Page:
Tuesday night, I couldn't sleep, so I got up to use the computer. I was startled by my wife entering the room - the fan drowned out any noise she made - and we decided to go downstairs to watch the NBC show The Office. We got through the March 19 episode where [SPOILER WARNING] Michael Scott quits Dunder Mifflin [end of warning]. This got me thinking about spoilers. There was a review of some sci-fi TV show, now on DVD, and the reviewer mentioned a significant character development. A commenter complained that he hadn't seen the season yet, as he was waiting to watch it all on the DVD; the reviewer apologized. So what IS the rule for spoilers these days for a TV show or movie? Is it three months after the DVD comes out? What if the DVD NEVER comes out?
We're now down to the last series we watch together. First we saw Scrubs, because we had all the episodes recorded. Then we got through 30 Rock; saw the season finale just last week, then a couple December shows in rerun that we'd missed when the DVR got fried in a late autumn lightning storm. I know what happens on The Office - chances are I read it in someone's blog - but I have no expectation that the plot points remain a secret, though, in fact, my wife does not know, so DON'T TELL HER.
Since JEOPARDY! is in reruns, I'd decided to tape the Regis Who Wants to Be a Millionaire primetime episodes. A much better game with the 15-, 30- and 45-second clock. Of course, I saw the Patricia Heaton math meltdown; she really psyched herself out that she couldn't get the answer to this question: "If a Euro is worth $1.50, five Euros is worth what?" Her choices are A.) 30 quarters, B.) 50 dimes, C.) 70 nickels, and D.) 90 pennies.
I'm reading the New Yorker for August 7 online this week, when I come across this: It’s big news in France and Germany that Willy DeVille, a founder of the band Mink DeVille, died yesterday in New York. The death of the director, producer, and screenwriter John Hughes is unmentioned in the major newspapers there. Nothing travels worse than the local rites of adolescence.
I totally missed that story. I wasn't a huge fan of the band, but I do own some Mink DeVille on vinyl.
Yesterday, someone in my office was talking about the "famous" Doobie Brothers episodes of the show What's Happening; I had no idea what he was talking about. But it was easy to find clips here and here and even each of the whole episodes on Hulu here and here. I DID see the series from time to time, but it was not appointment television for me.
Someone commented on why the show didn't pick a black artist instead. I was instantly reminded of a 1977 Warner Brothers Loss Leader called Cook Book, "focusing on Warner's black acts." The only predominantly white act on the record was the Doobie Brothers. The song on the album was the same as the song on the What's Happening episode of the same time frame, "Takin' It to the Streets." The Michael McDonald version of the group must have had some cred.
From the July 7, 2009 Fortune magazine comes this review of the book Cooperstown Confidential, by Zev Chafets. It addreses the inconsistencies in the process of getting into the Hall of Fame. Reviewer Daniel Okrent writes:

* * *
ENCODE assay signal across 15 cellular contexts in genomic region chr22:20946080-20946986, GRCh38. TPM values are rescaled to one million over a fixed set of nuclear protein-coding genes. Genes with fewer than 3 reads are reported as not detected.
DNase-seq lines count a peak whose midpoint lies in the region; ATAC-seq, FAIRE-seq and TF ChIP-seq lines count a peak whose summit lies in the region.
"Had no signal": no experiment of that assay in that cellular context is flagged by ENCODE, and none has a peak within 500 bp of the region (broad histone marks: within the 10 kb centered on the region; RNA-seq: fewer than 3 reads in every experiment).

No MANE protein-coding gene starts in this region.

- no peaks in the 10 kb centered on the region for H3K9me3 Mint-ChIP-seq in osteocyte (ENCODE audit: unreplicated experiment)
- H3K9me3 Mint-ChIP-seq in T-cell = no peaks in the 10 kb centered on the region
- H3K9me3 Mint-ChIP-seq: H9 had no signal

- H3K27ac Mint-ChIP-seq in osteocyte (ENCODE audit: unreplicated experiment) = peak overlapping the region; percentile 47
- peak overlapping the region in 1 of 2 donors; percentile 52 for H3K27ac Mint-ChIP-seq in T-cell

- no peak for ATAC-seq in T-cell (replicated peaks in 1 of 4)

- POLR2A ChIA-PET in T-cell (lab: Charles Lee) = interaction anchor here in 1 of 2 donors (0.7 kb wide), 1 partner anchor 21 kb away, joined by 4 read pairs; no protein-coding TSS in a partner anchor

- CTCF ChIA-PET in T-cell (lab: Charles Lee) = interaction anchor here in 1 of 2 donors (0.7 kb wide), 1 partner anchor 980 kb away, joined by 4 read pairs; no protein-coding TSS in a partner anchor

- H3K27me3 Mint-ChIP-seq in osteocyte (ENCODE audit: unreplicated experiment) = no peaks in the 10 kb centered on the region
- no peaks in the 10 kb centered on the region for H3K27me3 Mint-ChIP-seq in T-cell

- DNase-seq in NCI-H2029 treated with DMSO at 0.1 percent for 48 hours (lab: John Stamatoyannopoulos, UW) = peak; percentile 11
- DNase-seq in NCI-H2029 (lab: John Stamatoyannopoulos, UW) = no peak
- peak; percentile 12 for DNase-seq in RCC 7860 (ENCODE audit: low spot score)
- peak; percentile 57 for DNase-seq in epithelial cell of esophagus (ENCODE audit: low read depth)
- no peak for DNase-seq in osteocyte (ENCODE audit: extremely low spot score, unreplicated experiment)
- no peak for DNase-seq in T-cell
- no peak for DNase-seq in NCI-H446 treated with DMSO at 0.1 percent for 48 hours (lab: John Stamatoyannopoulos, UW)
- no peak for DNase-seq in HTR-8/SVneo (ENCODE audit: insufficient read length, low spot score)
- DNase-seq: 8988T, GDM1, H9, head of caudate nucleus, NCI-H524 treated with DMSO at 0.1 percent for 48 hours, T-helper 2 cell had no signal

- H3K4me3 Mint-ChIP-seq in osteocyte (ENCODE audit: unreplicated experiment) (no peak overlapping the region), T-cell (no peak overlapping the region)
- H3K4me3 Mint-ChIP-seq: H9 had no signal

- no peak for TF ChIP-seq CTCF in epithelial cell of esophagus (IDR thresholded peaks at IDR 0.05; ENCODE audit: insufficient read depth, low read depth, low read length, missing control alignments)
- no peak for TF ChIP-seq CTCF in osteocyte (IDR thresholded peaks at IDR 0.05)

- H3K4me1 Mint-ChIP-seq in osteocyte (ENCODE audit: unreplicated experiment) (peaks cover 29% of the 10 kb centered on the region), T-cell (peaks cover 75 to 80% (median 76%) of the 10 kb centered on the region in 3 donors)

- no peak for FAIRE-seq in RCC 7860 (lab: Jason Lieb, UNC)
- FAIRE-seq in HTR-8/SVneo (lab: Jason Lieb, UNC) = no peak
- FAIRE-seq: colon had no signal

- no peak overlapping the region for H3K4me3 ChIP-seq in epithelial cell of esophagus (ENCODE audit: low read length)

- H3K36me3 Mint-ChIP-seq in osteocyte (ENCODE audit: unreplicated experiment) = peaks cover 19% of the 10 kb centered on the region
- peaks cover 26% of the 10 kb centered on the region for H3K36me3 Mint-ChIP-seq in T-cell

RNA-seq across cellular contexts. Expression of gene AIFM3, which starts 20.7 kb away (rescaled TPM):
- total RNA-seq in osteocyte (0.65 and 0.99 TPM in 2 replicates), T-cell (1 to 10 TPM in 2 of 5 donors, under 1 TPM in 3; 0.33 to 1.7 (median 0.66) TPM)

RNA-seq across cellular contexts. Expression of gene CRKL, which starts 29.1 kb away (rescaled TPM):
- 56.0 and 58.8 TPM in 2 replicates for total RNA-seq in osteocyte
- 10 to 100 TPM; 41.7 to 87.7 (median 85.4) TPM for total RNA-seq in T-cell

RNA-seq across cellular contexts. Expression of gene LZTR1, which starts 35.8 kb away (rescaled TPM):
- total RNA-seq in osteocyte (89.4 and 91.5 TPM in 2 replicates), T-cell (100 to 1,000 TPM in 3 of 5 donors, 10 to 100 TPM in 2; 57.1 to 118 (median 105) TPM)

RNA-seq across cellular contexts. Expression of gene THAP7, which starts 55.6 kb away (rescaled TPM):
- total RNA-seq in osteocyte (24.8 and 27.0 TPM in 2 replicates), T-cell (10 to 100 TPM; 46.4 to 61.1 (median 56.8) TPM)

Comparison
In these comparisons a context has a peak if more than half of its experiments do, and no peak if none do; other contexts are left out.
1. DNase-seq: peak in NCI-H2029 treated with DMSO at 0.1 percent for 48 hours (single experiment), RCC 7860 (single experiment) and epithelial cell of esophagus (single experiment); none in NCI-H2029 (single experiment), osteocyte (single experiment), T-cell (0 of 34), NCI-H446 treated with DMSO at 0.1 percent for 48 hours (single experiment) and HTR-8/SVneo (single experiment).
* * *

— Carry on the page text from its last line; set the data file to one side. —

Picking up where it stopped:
Sure, numbers count -- RBIs, ERAs, etc. -- but Chafets demonstrates that cronyism, prejudice, and financial self-interest play a huge part as well.
He addresses a variety of factors that have influenced the people who make (and unmake and remake and unremake) the rules. In 2009, in the looming shadows cast by Clemens and Bonds, the rule that matters most is No. 5, the one about character. It's been used to keep out witnesses to gambling (Joe Jackson) and gamblers themselves (Pete Rose) but has somehow not been applied to cheaters (Gaylord Perry), racists (Cap Anson), sociopaths (Lefty Grove), and cheating racist sociopaths (Ty Cobb). Nor to a quantity of drunks, drug users, and other lowlifes that could fill the reservation book at Hazelden.
About those druggies: Most people who follow baseball closely suspect that a large share of Hall members from the '70s and '80s got their games up with the help of amphetamines. But Chafets has turned up evidence that steroids go back as far as the 1950s.
I guess it solidified my sense that the hysteria over the latest revelation from the (supposedly secret) list of 2003 users of substances that would become banned in 2004 just doesn't disturb me as much as it does others.
And now, a message from movie maker Tyler Perry:
I'm back from Vegas and had a great time at the Hoodies, but I gotta give a quick WARNING to all my Facebookers, Twitters and TylerPerry board members: I'm so pissed right now!
I'm sitting in my den writing, minding my own business, when I get an email from my staff saying that someone put an ad up on Craigslist saying that I was casting a movie in L.A., and in order to be considered for this (FAKE) Tyler Perry movie, you have to join their club for $29.95. THAT IS A LIE, don't fall for it. These folks are trying to rip you off. I hate for people to prey on people's dreams and hopes. Why don't people get a job and stop trying to steal folks' hard-earned money....Ugh, that makes me mad; let me breathe.
Okay listen my dear folks, if anyone asks you to pay in order to do an audition or pay a fee to join a club to put you in a movie, please don't fall for it. That's not how it works in this business. It's free to audition for any film. I'm calling my lawyers about these THIEVES! You're my best help here, so please do me a favor and send this out to all your followers and friends.
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